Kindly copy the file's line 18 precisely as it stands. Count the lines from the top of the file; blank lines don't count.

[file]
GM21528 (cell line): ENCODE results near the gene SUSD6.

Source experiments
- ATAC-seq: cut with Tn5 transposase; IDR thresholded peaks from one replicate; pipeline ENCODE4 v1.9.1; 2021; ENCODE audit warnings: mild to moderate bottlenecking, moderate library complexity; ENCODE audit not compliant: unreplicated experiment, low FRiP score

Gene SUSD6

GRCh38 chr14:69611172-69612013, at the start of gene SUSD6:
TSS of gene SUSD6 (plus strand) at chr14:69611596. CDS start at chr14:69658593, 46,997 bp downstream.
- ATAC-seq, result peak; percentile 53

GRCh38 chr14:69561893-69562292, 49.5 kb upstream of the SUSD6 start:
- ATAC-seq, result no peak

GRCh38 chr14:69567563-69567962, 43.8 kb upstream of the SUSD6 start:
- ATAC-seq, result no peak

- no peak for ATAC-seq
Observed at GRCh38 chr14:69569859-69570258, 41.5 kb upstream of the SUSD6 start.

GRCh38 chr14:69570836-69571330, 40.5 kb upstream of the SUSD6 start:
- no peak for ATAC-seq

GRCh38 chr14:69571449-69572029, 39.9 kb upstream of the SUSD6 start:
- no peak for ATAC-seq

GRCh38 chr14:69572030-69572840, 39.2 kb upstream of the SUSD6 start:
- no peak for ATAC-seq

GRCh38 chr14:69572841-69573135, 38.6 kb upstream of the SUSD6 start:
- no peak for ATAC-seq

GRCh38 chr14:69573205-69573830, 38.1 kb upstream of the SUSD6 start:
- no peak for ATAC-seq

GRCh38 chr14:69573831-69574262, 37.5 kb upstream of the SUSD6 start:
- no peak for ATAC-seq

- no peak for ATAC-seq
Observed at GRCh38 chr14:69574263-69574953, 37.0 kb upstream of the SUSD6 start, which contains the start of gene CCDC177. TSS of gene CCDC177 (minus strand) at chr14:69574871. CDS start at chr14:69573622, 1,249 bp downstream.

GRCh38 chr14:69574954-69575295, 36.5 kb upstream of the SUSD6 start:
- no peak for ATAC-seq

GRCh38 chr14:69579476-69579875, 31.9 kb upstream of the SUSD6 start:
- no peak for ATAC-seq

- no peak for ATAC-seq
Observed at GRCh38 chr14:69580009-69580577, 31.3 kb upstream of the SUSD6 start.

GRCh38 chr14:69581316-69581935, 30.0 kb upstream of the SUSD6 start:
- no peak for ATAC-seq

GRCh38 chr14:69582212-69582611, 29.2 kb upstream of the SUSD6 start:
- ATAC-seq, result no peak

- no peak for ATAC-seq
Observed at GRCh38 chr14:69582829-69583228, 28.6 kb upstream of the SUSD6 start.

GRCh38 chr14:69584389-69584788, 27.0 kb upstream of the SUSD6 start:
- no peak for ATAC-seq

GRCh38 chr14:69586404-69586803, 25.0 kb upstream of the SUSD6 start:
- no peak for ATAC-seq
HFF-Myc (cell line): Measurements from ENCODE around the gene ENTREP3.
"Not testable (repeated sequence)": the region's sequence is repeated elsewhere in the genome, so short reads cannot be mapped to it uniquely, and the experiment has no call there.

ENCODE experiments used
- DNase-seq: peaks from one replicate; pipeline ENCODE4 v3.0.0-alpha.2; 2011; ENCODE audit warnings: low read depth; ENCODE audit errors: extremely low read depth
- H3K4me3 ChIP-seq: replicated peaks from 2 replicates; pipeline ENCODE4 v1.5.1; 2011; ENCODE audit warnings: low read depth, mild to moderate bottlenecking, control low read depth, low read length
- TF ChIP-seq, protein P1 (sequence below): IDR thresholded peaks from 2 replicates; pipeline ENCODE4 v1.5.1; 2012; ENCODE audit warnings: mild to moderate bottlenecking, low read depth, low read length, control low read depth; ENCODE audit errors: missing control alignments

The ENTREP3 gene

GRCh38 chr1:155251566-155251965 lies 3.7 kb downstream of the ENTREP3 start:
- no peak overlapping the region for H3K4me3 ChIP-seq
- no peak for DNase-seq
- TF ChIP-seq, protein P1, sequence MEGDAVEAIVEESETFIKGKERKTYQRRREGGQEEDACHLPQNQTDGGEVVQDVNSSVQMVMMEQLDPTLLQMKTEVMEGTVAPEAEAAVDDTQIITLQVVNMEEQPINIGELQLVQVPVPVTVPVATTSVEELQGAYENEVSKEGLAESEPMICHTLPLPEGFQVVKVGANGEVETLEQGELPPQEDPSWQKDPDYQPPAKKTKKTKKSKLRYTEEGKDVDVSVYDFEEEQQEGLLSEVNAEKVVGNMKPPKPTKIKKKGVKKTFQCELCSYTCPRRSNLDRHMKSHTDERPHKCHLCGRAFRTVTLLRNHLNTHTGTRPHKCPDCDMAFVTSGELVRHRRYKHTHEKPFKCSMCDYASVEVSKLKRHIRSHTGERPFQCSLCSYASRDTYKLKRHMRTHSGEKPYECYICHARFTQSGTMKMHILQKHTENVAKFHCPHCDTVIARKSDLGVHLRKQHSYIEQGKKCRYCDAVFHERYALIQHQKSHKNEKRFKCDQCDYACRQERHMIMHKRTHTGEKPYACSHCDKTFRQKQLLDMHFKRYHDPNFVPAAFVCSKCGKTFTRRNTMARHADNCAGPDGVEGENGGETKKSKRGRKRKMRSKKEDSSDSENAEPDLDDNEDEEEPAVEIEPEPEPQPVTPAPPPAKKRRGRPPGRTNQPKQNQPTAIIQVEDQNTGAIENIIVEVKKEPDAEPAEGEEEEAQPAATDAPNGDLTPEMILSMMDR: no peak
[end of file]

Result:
GRCh38 chr14:69572030-69572840, 39.2 kb upstream of the SUSD6 start: